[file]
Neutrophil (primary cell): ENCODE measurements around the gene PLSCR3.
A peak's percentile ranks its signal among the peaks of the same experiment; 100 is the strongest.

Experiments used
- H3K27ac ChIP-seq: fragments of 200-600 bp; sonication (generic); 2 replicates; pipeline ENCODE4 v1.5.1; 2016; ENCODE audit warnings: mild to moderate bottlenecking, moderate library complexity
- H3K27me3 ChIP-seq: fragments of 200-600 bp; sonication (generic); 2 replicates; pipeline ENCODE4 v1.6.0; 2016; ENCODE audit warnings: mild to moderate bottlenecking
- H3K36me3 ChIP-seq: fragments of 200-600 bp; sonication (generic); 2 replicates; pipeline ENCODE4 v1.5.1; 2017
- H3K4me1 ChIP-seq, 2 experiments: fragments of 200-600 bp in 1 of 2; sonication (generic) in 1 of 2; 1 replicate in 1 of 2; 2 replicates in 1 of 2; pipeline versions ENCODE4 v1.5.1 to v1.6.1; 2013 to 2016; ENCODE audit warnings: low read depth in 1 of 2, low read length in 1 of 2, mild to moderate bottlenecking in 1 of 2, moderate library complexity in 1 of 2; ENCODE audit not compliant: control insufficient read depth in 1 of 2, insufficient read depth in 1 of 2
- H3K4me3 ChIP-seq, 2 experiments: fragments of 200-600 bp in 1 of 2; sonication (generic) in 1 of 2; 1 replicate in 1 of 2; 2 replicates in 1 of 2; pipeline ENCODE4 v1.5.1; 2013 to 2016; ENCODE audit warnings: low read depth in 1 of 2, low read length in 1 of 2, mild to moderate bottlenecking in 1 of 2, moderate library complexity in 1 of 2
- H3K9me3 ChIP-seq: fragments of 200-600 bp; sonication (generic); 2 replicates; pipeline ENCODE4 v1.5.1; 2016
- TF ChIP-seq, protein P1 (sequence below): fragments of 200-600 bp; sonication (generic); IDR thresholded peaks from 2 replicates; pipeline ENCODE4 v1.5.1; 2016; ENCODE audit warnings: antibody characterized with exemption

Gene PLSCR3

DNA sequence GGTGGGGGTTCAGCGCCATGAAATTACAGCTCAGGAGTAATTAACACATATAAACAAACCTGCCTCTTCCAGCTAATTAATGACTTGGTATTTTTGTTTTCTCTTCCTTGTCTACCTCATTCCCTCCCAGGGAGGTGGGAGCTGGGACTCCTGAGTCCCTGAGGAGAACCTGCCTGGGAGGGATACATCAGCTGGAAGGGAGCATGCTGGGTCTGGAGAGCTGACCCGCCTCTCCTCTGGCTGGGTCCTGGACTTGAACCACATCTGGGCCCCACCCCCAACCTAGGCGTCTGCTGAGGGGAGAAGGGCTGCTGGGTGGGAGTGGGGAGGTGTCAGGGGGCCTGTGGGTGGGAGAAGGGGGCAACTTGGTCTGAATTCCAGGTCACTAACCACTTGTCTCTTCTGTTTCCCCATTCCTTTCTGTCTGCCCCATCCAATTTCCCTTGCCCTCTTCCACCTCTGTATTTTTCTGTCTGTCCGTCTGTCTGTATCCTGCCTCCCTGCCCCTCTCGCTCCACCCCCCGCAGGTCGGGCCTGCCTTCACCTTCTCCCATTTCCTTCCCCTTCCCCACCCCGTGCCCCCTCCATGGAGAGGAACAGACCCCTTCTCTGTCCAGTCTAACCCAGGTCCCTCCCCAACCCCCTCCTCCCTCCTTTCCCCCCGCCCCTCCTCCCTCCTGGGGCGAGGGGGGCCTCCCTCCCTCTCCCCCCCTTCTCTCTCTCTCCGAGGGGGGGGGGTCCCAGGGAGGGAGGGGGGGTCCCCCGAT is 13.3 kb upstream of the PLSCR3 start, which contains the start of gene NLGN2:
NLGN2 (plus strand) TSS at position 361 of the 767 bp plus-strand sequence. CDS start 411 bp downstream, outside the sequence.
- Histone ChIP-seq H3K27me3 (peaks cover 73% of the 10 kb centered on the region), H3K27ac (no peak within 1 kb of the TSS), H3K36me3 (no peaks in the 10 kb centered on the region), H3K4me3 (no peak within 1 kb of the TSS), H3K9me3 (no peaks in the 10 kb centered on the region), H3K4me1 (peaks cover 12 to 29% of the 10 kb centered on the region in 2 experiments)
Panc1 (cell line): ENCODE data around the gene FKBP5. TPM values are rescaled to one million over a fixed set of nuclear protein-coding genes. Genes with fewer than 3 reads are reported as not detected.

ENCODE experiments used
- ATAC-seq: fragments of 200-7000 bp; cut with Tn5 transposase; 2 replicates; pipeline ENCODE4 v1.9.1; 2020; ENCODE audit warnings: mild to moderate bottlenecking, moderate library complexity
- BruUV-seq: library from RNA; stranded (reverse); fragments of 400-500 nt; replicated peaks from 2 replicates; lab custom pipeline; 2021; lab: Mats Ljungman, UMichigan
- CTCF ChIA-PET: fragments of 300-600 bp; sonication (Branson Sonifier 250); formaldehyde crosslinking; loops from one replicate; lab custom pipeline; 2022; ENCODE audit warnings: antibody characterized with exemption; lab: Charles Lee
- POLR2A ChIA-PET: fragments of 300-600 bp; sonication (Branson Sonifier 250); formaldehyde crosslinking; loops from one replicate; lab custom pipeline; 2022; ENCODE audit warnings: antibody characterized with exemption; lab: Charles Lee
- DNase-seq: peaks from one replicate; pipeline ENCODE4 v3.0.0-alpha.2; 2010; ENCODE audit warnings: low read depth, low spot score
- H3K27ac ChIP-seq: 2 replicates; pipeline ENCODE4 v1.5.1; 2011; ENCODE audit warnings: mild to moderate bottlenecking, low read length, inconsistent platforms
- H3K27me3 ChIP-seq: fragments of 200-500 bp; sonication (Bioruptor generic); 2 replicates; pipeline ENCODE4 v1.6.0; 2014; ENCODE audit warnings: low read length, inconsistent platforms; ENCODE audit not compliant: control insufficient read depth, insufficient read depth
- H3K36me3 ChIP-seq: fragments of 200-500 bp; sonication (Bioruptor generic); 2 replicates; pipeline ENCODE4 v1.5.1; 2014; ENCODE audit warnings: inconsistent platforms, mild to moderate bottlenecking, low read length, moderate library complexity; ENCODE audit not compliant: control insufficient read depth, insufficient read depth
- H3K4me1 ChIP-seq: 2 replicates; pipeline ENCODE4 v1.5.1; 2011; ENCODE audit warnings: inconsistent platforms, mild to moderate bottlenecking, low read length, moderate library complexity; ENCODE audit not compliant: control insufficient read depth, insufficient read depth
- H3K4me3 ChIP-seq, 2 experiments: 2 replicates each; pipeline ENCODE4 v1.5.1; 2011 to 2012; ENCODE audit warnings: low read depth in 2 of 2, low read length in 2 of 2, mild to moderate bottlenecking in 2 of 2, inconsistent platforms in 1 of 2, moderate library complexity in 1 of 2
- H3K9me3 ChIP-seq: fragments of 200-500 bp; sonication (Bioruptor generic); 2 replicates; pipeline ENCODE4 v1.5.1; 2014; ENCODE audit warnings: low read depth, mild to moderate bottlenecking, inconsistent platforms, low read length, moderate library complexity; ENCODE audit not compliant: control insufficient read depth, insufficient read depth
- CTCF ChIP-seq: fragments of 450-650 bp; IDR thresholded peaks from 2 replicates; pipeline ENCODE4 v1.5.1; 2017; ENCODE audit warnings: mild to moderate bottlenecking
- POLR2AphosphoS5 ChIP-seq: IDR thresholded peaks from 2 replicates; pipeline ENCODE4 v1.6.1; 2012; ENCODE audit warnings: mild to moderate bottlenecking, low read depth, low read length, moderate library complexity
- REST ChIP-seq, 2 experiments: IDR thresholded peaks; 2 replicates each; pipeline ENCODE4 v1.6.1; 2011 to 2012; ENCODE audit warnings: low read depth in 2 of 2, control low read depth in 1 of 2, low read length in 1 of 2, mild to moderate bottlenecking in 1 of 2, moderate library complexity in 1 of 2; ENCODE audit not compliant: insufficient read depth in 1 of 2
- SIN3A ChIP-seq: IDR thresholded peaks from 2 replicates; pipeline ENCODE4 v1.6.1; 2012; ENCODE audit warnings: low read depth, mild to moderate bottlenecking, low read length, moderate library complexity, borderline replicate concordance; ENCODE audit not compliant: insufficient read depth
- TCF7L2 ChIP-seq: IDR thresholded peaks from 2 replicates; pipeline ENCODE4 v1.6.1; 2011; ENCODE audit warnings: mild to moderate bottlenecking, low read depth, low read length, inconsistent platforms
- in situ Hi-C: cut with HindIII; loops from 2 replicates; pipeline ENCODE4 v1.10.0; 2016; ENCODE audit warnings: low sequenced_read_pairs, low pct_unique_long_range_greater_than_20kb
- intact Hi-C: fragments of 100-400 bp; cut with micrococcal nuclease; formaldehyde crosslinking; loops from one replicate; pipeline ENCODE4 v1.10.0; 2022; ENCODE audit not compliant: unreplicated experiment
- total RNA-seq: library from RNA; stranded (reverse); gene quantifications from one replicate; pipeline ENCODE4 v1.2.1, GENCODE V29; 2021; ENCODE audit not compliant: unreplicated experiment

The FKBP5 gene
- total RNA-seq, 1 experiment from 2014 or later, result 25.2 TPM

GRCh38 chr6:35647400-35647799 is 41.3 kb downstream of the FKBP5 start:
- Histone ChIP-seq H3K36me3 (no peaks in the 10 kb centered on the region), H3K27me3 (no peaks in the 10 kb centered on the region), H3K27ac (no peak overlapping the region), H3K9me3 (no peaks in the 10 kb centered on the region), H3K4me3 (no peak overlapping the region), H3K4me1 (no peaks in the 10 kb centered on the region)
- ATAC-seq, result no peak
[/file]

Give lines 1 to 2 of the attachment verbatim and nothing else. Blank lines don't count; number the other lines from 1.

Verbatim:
Neutrophil (primary cell): ENCODE measurements around the gene PLSCR3.
A peak's percentile ranks its signal among the peaks of the same experiment; 100 is the strongest.